Gore is as concerned as Postrel with alleviating misery and the natural burdens of life, and his concern is reasoned and long-range. Gore not only cares deeply about people today but about tomorrow's people. Postrel mistakes Gore for the Earth Firsters with whom he disagrees--those whom he accuses of "advocating a kind of war on the human race as a means of protecting the planet." Al Gore's "Earth in the Balance" is more than just a wake-up call. It is a compilation of facts that, as Gore says, "indicate to me that the global environmental crisis is, as we say in Tennessee, as real as rain, and that the idea of leaving my children with a degraded Earth and a diminished future is unbearable."
CALIFORNIA | LOCAL
March 5, 1990
I wish George Will ("Stampede to Democracy Ends Romance of Socialism," Op-Ed Page, Feb. 28) would turn his writing skills toward the romance of non-competitive socialism in the U.S.--by which I mean Reagan-Bush-type socialism for the rich. HAROLD WATERHOUSE Pacific Palisades
CALIFORNIA | LOCAL
December 25, 1989
Q: When a President is under fire for endorsing anti-democratic violence in one country--China--how can he turn off the heat? A: By sending troops to another country--Panama--to engage in pro-democratic violence. HAROLD WATERHOUSE Pacific Palisades
NEWS
April 13, 1989
The Los Angeles City Council's Planning Committee will consider a motion to limit multiresidential housing heights citywide to 35 feet on May 11, Councilman Marvin Braude said. Harold Waterhouse of Pacific Palisades organized a community campaign in support of stricter height limits last year after a 71-foot condominium was build on Sunset Boulevard near his home on Wildomar Street. Waterhouse received a Golden Sparkplug award from the Palisades community council for his efforts.
MAGAZINE
September 11, 1988
Now, thanks to thousands across the nation, to honest scientists like Roy Woodruff and to Robert Scheer, "Star Wars" is losing its lure. We may reverse the weapons race after all. HAROLD WATERHOUSE Pacific Palisades
CALIFORNIA | LOCAL
May 11, 1988
The plain-spokenness of your editorial should prod a lot of readers into thoughtful applause. If not, I'll consider the future Star Wars catastrophe as stemming from the present Star Wars catastrophe. What do I mean? This: that a society may be over the brink that can be bamboozled into a scheme so lacking the support of--and so scorned by--the independent scientists whose judgment we can trust. The one thing that might save us could be a surge of voter disgust that kicks the Star Wars con men out. And that is my prayer.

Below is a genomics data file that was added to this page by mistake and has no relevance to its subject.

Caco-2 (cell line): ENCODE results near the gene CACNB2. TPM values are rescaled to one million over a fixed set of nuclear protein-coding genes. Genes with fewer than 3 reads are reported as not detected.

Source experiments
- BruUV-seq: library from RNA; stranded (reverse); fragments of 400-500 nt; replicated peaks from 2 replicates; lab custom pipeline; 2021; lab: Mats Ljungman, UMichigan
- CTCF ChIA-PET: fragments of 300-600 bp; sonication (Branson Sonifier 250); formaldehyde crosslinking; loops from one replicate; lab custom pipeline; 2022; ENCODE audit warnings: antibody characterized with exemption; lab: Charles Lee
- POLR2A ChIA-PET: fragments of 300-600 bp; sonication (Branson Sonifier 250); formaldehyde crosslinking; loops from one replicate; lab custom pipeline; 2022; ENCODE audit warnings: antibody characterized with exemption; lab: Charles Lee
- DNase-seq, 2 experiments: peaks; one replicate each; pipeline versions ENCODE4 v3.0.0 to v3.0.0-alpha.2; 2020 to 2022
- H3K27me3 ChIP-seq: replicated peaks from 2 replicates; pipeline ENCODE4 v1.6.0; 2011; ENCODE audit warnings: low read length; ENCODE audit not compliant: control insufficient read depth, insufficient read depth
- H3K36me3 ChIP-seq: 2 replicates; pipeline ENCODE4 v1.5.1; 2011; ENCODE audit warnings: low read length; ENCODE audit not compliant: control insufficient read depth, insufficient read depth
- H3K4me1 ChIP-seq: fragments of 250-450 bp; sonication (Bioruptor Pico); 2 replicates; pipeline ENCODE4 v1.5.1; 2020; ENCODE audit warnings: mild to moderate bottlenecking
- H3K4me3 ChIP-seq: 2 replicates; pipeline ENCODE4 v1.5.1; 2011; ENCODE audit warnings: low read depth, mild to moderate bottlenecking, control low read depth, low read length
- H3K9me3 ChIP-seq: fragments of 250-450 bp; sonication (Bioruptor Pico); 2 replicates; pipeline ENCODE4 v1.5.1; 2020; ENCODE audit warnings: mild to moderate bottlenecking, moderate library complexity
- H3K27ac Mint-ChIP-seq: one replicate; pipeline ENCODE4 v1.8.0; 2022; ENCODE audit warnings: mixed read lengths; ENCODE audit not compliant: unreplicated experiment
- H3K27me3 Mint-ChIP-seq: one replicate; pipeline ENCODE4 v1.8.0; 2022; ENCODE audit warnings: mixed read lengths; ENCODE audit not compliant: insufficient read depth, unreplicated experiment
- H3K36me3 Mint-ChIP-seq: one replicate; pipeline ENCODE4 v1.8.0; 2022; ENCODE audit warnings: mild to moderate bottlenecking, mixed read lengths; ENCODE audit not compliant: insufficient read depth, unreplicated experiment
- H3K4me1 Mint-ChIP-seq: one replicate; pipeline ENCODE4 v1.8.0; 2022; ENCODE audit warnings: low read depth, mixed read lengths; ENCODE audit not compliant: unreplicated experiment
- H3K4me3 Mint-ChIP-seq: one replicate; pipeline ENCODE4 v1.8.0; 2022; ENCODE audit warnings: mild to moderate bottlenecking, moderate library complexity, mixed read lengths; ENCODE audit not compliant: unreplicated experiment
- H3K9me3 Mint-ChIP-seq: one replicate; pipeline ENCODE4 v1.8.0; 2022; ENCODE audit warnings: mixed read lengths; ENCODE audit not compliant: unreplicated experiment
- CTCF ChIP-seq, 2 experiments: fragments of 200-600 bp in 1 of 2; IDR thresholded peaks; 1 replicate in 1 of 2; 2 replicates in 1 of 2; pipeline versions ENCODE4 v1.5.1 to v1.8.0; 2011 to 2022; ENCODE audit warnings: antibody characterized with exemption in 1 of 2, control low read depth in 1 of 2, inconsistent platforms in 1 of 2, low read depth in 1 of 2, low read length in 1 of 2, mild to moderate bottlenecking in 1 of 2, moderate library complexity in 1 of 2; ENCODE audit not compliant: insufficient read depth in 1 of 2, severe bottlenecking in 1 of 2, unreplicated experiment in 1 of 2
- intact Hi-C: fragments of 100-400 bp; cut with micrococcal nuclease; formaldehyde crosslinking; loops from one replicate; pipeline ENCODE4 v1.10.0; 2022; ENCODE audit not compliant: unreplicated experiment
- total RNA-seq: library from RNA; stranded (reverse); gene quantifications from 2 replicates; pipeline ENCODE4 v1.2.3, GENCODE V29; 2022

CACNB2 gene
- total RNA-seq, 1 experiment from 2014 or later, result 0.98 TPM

CALIFORNIA | LOCAL
September 7, 1985
Norman Podhoretz attacking Bruce Springsteen (Editorial Pages, Aug. 29) is like a coyote yapping at an American elk. But Podhoretz does remind us that his hero, Ronald Reagan, has politically hailed Springsteen's songs as bringing "a message of hope" for the American future. I say Reagan accidentally spoke the truth. The message of hope is: 1--That Springsteen is rebelling against the callousness of the Reagan kind of flag-waving. 2--That his rebellion is selling enormously well at all ticket agencies and record stores--the best opinion polls in the world.
CALIFORNIA | LOCAL
November 27, 1987
The Weiss article could only come from someone who is 1--a developer, 2--a comedian--or both. Your footnote "Weiss is a partner in Dixco, a residential development firm," says number 1. Weiss' last paragraph says comedian. If we don't buy his Dixco development gospel, he says, "We will end up with what we deserve: low-traffic volume, clean air and plenty of water"--and with "a lot of Southern Californians living somewhere else." (Laughter and applause.) The fact is that this hell for developers is heaven for most of us--even at the awful risk that developers will stop fattening our elected officials' campaign funds.
CALIFORNIA | LOCAL
February 5, 1988
Bravo for your editorial and for the light it shined into "the hole the nuclear nations have dug themselves (ourselves) into." By pointing to the illogic of both the Administration's and Nunn's positions, you show how deep that hole is. And, by implication, you show how tough we voters will have to be in the November election. To those asking for our votes we must say, in your words, "Get out of the habit of thinking of nuclear weapons as the only way to keep the global peace." HAROLD WATERHOUSE Pacific Palisades
CALIFORNIA | LOCAL
November 27, 1987
The Weiss article could only come from someone who is 1--a developer, 2--a comedian--or both. Your footnote "Weiss is a partner in Dixco, a residential development firm," says number 1. Weiss' last paragraph says comedian. If we don't buy his Dixco development gospel, he says, "We will end up with what we deserve: low-traffic volume, clean air and plenty of water"--and with "a lot of Southern Californians living somewhere else." (Laughter and applause.) The fact is that this hell for developers is heaven for most of us--even at the awful risk that developers will stop fattening our elected officials' campaign funds.